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    Quaternary and late Neogene volcanism is widespread in northeastern Australia, producing at least 397 eruptions covering more than 20,000 km2, including at least 20 flows over 50 km long. Despite this abundance of young volcanism, before this study numerous eruptions had tentative ages or were undated, and the area requires a comprehensive evaluation of eruption patterns through time. To help address these issues we applied multi-collector ARGUS-V 40Ar/39Ar geochronology to determine the age of four of the younger extensive flows: Undara (160 km long, 189 ± 4/4 ka; 2σ, with full analytical/external uncertainties), Murronga (40 km long, 153 ± 5/5 ka), Toomba (120 km long, 21 ± 3/3 ka), and Kinrara (55 km long, 7 ± 2/2 ka). Verbal traditions of the Gugu Badhun Aboriginal people contain features that may potentially describe the eruption of Kinrara. If the traditions do record this eruption, they would have been passed down for 230 ± 70 generations – a period of time exceeding the earliest written historical records. To further examine north Queensland volcanism through time we compiled a database of 337 ages, including 179 previously unpublished K-Ar and radiocarbon results. The compiled ages demonstrate that volcanic activity has occurred without major time breaks since at least 9 Ma. The greatest frequency of eruptions occurred in the last 2 Ma, with an average recurrence interval of <10–22 ka between eruptions. Activity was at times likely more frequent than these calculations indicate, as the geochronologic dataset is incomplete, with undated eruptions, and intraplate volcanism is often episodic. The duration, frequency, and youthfulness of activity indicate that north Queensland volcanism should be considered as potentially still active, and there are now two confirmed areas of Holocene volcanism in eastern Australia – one at each end of the continent. More broadly, our data provides another example of 40Ar/39Ar geochronology applied to Holocene and latest Pleistocene mafic eruptions, further demonstrating that this method has the ability to examine eruptions and hazards at the youngest volcanoes on Earth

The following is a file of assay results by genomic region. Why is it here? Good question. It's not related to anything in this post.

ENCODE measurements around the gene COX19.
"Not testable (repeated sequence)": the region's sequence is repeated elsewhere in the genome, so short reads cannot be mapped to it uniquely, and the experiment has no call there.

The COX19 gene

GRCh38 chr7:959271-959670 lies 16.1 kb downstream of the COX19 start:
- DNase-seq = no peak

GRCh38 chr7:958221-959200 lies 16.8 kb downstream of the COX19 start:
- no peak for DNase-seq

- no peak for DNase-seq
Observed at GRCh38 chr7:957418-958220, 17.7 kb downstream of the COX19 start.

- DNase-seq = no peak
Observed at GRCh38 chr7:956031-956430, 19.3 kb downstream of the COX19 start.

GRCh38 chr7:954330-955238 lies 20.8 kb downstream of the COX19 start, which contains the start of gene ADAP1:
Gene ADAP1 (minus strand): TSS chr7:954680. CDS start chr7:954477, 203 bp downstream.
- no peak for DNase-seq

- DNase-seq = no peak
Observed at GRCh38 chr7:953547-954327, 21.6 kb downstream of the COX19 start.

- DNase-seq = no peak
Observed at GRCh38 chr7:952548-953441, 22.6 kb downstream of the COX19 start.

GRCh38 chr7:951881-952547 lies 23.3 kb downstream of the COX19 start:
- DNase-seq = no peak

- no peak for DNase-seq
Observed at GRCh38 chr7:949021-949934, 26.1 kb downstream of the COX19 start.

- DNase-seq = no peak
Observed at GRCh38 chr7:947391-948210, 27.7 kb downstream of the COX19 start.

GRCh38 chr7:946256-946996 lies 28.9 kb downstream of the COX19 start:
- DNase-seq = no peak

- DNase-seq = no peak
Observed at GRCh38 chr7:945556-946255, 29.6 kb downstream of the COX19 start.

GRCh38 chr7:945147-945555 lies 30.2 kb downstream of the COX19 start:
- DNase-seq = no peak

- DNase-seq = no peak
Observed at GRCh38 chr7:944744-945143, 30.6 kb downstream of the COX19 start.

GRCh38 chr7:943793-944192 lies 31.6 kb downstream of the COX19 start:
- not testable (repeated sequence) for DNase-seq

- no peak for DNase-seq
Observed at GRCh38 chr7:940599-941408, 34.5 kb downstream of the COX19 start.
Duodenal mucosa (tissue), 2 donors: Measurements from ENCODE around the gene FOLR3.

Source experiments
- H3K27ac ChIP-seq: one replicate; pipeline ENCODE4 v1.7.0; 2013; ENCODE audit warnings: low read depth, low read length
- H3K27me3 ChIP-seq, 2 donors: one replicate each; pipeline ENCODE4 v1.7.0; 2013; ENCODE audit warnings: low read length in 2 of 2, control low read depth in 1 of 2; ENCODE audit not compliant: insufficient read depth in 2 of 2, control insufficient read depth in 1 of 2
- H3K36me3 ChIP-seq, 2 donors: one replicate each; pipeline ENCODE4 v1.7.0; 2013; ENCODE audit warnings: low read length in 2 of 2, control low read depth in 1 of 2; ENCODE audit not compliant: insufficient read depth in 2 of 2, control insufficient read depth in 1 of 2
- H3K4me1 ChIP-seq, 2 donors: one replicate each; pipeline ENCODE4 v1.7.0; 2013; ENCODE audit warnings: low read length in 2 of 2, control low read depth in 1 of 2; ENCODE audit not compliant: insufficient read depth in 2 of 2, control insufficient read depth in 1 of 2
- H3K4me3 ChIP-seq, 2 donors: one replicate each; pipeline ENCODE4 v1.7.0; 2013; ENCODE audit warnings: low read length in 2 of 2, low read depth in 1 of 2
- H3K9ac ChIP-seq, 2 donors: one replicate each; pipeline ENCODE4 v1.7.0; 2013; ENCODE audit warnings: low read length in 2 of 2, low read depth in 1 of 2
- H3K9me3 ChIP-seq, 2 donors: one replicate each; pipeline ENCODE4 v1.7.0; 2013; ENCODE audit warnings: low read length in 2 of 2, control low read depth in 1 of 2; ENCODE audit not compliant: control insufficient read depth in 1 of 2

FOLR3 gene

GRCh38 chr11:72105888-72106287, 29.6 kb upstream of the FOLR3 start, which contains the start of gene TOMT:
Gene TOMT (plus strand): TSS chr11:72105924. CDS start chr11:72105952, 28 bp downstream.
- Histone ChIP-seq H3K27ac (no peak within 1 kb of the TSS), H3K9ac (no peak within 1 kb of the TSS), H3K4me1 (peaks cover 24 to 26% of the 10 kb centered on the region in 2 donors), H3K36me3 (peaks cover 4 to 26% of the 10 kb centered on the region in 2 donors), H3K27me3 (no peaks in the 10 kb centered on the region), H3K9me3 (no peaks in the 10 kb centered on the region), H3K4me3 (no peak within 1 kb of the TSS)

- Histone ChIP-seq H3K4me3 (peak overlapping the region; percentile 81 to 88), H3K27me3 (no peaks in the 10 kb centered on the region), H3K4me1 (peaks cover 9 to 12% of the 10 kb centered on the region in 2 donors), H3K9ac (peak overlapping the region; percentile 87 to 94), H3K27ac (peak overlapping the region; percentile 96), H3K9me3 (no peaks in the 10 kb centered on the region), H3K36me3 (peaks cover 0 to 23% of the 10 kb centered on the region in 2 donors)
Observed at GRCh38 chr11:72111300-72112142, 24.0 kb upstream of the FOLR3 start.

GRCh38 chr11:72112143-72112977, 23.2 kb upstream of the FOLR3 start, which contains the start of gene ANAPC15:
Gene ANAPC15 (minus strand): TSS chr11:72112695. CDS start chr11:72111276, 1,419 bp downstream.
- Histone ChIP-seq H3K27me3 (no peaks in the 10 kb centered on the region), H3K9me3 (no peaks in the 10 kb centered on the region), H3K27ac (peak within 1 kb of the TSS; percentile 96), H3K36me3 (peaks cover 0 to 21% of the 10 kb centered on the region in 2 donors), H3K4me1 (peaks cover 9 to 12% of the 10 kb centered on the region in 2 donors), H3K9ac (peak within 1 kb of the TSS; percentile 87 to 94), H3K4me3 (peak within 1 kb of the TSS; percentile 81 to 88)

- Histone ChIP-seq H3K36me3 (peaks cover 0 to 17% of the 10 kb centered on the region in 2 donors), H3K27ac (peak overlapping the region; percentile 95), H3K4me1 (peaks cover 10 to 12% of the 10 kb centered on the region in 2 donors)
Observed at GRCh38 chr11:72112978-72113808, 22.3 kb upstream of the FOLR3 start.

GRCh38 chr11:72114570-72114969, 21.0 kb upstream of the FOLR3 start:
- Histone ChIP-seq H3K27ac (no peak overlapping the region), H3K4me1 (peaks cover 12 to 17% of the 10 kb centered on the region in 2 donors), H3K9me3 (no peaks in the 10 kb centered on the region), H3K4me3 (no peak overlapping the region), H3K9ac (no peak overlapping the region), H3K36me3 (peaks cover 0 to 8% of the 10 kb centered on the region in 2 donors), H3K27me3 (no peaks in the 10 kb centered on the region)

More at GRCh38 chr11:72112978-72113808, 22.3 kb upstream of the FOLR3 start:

Conditioning an additive functional of a markov chain to stay non-negative. I, Survival for a long time

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    Let (X-t)(t >= 0) be a continuous-time irreducible Markov chain on a finite state space E, let v be a map v: E -> R \ {0}, and let (phi(t))(t >= 0) be an additive functional defined by phi(t) = integral(0)(t)(X-s) ds. We consider the case in which the process (phi(t))(t >= 0) is oscillating and that in which (phi(t))(t >= 0) has a negative drift. In each of these cases, we condition the process (X-t, phi(t))(t >= 0) on the event that (phi(t))(t >= 0) is nonnegative until time T and prove weak convergence of the conditioned process as T -> infinity